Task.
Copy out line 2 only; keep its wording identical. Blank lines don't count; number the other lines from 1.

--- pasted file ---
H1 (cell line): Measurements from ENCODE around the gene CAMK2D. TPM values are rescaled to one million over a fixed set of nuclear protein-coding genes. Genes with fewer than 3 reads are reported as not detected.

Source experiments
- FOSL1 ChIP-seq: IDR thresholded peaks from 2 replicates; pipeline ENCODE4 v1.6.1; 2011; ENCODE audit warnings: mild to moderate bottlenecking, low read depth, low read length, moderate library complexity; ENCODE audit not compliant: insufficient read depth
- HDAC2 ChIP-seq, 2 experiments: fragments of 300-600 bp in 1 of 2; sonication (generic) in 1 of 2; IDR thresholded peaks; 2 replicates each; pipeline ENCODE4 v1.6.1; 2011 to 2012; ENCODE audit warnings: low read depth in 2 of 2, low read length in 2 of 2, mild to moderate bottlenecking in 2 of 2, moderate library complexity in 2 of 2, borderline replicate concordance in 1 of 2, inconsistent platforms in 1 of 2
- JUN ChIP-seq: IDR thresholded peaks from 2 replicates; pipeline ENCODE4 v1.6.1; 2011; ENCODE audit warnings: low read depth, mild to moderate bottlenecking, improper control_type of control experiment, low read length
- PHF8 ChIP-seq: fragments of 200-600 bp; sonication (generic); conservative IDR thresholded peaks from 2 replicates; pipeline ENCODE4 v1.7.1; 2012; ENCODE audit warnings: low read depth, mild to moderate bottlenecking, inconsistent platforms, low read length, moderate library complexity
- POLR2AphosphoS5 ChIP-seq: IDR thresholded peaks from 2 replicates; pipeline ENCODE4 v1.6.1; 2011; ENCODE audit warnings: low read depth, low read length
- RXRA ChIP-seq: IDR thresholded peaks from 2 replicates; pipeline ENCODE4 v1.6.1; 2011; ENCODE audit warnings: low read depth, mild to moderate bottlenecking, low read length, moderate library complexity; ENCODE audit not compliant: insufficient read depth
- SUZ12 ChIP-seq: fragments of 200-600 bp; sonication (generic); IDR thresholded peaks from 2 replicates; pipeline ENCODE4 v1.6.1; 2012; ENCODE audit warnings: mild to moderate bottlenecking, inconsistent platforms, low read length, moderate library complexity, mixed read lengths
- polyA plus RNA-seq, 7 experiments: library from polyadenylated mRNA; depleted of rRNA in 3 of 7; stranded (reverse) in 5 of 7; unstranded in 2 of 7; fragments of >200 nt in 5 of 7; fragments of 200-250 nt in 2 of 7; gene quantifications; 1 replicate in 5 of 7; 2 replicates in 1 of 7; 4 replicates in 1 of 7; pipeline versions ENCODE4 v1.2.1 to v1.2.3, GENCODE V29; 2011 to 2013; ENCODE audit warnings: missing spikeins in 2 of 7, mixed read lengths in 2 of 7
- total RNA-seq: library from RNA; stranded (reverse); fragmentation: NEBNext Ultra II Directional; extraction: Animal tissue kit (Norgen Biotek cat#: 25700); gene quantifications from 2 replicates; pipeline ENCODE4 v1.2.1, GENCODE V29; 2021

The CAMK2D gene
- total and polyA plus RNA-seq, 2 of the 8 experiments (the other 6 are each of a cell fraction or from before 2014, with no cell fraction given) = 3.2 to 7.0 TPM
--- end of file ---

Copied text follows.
Source experiments